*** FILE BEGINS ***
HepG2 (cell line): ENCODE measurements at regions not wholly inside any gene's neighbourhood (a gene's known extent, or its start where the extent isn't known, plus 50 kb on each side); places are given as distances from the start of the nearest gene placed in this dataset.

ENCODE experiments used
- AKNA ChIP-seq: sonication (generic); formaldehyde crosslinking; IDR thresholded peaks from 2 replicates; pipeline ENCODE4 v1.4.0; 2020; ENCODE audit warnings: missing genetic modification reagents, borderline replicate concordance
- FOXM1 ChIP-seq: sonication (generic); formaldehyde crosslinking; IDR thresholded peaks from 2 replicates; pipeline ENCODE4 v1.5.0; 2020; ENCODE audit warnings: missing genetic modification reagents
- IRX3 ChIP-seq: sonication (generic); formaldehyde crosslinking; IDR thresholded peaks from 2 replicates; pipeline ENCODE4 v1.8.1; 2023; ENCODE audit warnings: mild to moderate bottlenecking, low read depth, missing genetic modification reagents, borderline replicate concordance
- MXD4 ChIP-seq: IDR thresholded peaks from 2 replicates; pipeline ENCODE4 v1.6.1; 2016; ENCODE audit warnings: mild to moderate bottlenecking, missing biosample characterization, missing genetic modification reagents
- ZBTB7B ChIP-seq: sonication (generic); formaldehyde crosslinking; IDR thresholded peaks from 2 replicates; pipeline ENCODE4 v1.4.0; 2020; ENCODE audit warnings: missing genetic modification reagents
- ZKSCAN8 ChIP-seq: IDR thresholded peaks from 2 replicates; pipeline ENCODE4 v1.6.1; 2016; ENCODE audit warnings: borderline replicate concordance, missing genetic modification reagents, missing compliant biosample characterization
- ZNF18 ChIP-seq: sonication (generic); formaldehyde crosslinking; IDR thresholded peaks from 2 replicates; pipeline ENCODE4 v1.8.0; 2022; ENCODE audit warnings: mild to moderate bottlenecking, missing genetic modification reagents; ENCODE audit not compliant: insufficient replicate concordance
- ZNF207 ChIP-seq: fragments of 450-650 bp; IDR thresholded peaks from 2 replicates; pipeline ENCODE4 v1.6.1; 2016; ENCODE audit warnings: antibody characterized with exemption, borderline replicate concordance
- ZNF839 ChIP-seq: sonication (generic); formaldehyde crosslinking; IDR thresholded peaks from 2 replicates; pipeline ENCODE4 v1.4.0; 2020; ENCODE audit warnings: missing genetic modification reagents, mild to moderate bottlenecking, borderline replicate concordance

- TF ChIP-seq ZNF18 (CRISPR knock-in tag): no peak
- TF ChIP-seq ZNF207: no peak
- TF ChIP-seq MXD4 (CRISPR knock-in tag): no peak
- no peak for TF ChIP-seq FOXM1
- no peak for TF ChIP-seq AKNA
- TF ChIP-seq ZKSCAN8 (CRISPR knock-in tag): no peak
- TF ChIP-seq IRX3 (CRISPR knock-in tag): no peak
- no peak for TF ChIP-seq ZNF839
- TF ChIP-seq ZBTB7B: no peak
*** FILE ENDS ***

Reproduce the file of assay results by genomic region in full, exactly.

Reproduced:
HepG2 (cell line): ENCODE measurements at regions not wholly inside any gene's neighbourhood (a gene's known extent, or its start where the extent isn't known, plus 50 kb on each side); places are given as distances from the start of the nearest gene placed in this dataset.

ENCODE experiments used
- AKNA ChIP-seq: sonication (generic); formaldehyde crosslinking; IDR thresholded peaks from 2 replicates; pipeline ENCODE4 v1.4.0; 2020; ENCODE audit warnings: missing genetic modification reagents, borderline replicate concordance
- FOXM1 ChIP-seq: sonication (generic); formaldehyde crosslinking; IDR thresholded peaks from 2 replicates; pipeline ENCODE4 v1.5.0; 2020; ENCODE audit warnings: missing genetic modification reagents
- IRX3 ChIP-seq: sonication (generic); formaldehyde crosslinking; IDR thresholded peaks from 2 replicates; pipeline ENCODE4 v1.8.1; 2023; ENCODE audit warnings: mild to moderate bottlenecking, low read depth, missing genetic modification reagents, borderline replicate concordance
- MXD4 ChIP-seq: IDR thresholded peaks from 2 replicates; pipeline ENCODE4 v1.6.1; 2016; ENCODE audit warnings: mild to moderate bottlenecking, missing biosample characterization, missing genetic modification reagents
- ZBTB7B ChIP-seq: sonication (generic); formaldehyde crosslinking; IDR thresholded peaks from 2 replicates; pipeline ENCODE4 v1.4.0; 2020; ENCODE audit warnings: missing genetic modification reagents
- ZKSCAN8 ChIP-seq: IDR thresholded peaks from 2 replicates; pipeline ENCODE4 v1.6.1; 2016; ENCODE audit warnings: borderline replicate concordance, missing genetic modification reagents, missing compliant biosample characterization
- ZNF18 ChIP-seq: sonication (generic); formaldehyde crosslinking; IDR thresholded peaks from 2 replicates; pipeline ENCODE4 v1.8.0; 2022; ENCODE audit warnings: mild to moderate bottlenecking, missing genetic modification reagents; ENCODE audit not compliant: insufficient replicate concordance
- ZNF207 ChIP-seq: fragments of 450-650 bp; IDR thresholded peaks from 2 replicates; pipeline ENCODE4 v1.6.1; 2016; ENCODE audit warnings: antibody characterized with exemption, borderline replicate concordance
- ZNF839 ChIP-seq: sonication (generic); formaldehyde crosslinking; IDR thresholded peaks from 2 replicates; pipeline ENCODE4 v1.4.0; 2020; ENCODE audit warnings: missing genetic modification reagents, mild to moderate bottlenecking, borderline replicate concordance

- TF ChIP-seq ZNF18 (CRISPR knock-in tag): no peak
- TF ChIP-seq ZNF207: no peak
- TF ChIP-seq MXD4 (CRISPR knock-in tag): no peak
- no peak for TF ChIP-seq FOXM1
- no peak for TF ChIP-seq AKNA
- TF ChIP-seq ZKSCAN8 (CRISPR knock-in tag): no peak
- TF ChIP-seq IRX3 (CRISPR knock-in tag): no peak
- no peak for TF ChIP-seq ZNF839
- TF ChIP-seq ZBTB7B: no peak